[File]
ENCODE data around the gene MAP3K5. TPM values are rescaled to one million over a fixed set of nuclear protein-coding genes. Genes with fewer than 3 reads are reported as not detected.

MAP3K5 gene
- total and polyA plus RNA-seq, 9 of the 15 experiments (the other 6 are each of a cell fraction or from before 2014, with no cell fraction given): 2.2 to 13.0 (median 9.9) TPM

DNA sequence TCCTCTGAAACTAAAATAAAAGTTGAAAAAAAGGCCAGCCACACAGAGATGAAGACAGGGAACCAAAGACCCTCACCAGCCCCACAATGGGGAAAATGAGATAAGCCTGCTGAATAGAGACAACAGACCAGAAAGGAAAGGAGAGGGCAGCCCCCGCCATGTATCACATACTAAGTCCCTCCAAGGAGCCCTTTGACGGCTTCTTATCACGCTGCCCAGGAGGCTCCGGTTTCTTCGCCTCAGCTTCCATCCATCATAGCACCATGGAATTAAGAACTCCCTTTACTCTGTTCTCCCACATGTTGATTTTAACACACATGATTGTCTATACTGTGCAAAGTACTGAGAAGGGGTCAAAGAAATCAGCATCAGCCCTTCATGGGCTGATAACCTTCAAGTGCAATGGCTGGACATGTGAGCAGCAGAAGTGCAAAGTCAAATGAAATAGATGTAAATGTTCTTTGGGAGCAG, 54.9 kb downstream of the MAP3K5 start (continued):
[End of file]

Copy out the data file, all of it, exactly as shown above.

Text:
ENCODE data around the gene MAP3K5. TPM values are rescaled to one million over a fixed set of nuclear protein-coding genes. Genes with fewer than 3 reads are reported as not detected.

MAP3K5 gene
- total and polyA plus RNA-seq, 9 of the 15 experiments (the other 6 are each of a cell fraction or from before 2014, with no cell fraction given): 2.2 to 13.0 (median 9.9) TPM

DNA sequence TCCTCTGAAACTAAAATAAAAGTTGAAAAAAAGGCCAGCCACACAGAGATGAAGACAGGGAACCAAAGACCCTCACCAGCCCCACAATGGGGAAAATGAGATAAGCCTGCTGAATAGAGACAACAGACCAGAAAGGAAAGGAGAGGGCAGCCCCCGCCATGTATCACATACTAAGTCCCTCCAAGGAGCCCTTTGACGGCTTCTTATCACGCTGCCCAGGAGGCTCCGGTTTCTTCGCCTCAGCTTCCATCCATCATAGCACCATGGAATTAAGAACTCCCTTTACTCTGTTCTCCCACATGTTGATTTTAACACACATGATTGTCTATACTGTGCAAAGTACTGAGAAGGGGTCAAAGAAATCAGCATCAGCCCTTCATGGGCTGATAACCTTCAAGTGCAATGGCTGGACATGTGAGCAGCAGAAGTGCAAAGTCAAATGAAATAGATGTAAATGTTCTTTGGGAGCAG, 54.9 kb downstream of the MAP3K5 start (continued):